Widdershoven’s research focuses on the influence of European law on the administrative law systems of the Member States, in particular in the areas of judicial protection (including court administration), the enforcement of law and general principles of law.
The research of Paulien Willemsen focuses on administrative procedures, with a special interest in judicial protection and dispute resolution. Within this framework she also conducts comparative legal research.
The PhD research aims, from a European and comparative point of view, to provide an answer to the question of how a more strict incidental judicial review of generally applicable regulations on general principles of law can be realized.
Lukas van den Berge is a legal theorist with a special focus on the theory and intellectual history of public law. Recent publications address – among other things – the history and future of the public-private law divide, the separation of powers doctrine and the judicial protection of public values in the modern network society.
The research of Chrisje Brants-Langeraar focuses mainly on the politics of criminal law, the relationship between media, criminal law and crime and on international criminal law. Practically all her research is of a comparative and/or multidisciplinary nature.
In his position as faculty professor, Alex Brenninkmeijer studies institutional aspects of the rule of law.
The research of Diana Odier-Contreras Garduño focuses on the relationship between collective reparations and victims' individual right to benefit from remedies and reparations in the context of grave violations of human rights.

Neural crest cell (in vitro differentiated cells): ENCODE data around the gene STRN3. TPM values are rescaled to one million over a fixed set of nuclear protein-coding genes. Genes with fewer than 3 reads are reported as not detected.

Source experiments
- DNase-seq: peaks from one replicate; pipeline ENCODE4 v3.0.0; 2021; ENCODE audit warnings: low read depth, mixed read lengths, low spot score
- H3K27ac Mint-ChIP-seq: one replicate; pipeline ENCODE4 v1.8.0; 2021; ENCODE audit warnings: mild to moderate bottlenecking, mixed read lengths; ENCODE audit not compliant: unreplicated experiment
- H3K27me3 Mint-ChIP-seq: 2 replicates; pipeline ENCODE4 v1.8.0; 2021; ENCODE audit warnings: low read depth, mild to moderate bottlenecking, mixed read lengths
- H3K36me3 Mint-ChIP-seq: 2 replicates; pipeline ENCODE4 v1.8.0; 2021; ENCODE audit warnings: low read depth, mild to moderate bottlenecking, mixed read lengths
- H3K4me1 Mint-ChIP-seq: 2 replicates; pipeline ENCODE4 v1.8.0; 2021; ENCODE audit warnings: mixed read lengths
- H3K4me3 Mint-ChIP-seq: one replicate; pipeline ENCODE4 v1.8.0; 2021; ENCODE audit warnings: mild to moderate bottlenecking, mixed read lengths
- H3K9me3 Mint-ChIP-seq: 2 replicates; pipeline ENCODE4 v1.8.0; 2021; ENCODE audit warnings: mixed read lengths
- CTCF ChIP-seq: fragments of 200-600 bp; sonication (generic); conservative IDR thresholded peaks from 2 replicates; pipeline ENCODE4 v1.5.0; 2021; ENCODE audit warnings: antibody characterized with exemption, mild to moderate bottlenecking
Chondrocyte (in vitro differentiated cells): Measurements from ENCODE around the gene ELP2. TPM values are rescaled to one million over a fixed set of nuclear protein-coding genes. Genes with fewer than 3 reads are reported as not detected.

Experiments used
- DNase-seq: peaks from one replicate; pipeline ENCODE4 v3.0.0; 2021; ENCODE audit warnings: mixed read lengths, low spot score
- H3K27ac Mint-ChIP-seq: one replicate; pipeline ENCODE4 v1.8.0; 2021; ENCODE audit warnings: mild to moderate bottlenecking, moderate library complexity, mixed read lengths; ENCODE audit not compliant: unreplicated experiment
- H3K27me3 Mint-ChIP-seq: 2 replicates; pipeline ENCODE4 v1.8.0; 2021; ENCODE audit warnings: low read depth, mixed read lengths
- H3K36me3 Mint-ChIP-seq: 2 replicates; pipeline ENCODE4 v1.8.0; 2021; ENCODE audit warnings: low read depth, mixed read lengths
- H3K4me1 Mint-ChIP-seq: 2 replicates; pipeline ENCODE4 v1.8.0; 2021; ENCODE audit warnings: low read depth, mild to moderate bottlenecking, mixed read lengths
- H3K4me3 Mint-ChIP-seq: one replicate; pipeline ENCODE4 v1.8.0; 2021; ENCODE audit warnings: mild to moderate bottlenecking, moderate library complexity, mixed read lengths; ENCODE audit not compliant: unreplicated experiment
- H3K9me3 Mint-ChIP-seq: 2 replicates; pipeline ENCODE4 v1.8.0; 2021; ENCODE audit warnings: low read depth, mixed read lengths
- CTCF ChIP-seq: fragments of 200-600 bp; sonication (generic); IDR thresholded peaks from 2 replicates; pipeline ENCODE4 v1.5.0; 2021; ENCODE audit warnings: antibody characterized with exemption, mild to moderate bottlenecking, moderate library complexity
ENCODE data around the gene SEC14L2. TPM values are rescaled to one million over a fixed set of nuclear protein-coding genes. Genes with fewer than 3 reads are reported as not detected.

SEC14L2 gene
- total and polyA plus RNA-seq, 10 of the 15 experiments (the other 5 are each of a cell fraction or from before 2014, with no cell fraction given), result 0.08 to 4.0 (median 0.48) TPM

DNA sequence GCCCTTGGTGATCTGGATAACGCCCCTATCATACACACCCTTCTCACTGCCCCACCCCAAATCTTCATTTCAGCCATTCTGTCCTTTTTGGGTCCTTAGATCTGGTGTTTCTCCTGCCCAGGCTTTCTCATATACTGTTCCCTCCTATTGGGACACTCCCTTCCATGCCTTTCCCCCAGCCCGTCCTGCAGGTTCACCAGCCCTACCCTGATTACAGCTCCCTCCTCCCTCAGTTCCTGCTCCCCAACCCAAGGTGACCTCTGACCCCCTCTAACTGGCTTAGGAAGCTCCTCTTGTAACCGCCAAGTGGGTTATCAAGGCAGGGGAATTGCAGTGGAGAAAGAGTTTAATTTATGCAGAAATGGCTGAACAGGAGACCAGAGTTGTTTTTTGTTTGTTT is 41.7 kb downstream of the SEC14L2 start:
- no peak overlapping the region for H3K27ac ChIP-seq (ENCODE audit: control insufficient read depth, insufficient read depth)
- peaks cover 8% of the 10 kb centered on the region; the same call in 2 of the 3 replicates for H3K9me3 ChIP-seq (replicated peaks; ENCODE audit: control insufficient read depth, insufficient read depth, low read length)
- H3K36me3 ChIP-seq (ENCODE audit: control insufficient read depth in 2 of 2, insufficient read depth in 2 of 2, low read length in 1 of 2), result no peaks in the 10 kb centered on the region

Jacobien van Dorp is interested in the meaning of legal rules as means of social control. In her research, she combines insights from the philosophy of language with those from the philosophy of law and applies these to European and national legal cases.
The research of Stijn Franken focuses on the role and responsibilities of professional actors in criminal proceedings.
Jenny Goldschmidt is mainly active in the field of the rights of vulnerable groups in practice, in particular people with disabilities. She is interested in legal pluralism and the protection of minorities in democracies.
For her PhD research, Hilke Grootelaar analysed the way in which litigants come to their trust judgement and what role procedures and outcomes play in that regard. Her current postdoc research is about constitutional dialogues and feedback loops between courts and legislators.
Mireille Hagens conducts research in the field of national security and human rights law, the supervision of the Dutch intelligence and security services and legislation on international intelligence and security services.
Ivo van der Helm conducts research in the field of labour law and social security. He is specialised in privacy law and regulation regarding ill employees.
Laura Henderson's research focuses on the relationship between human rights and democracy, such as the role of the judge in representing under-represented groups in transnational cases and how individuals 'perform' citizenship by using their human rights to freedom of expression and assembly. She completed her PhD at the Vrije Universiteit Amsterdam in legal philosophy on judicial decision-making in times of crisis.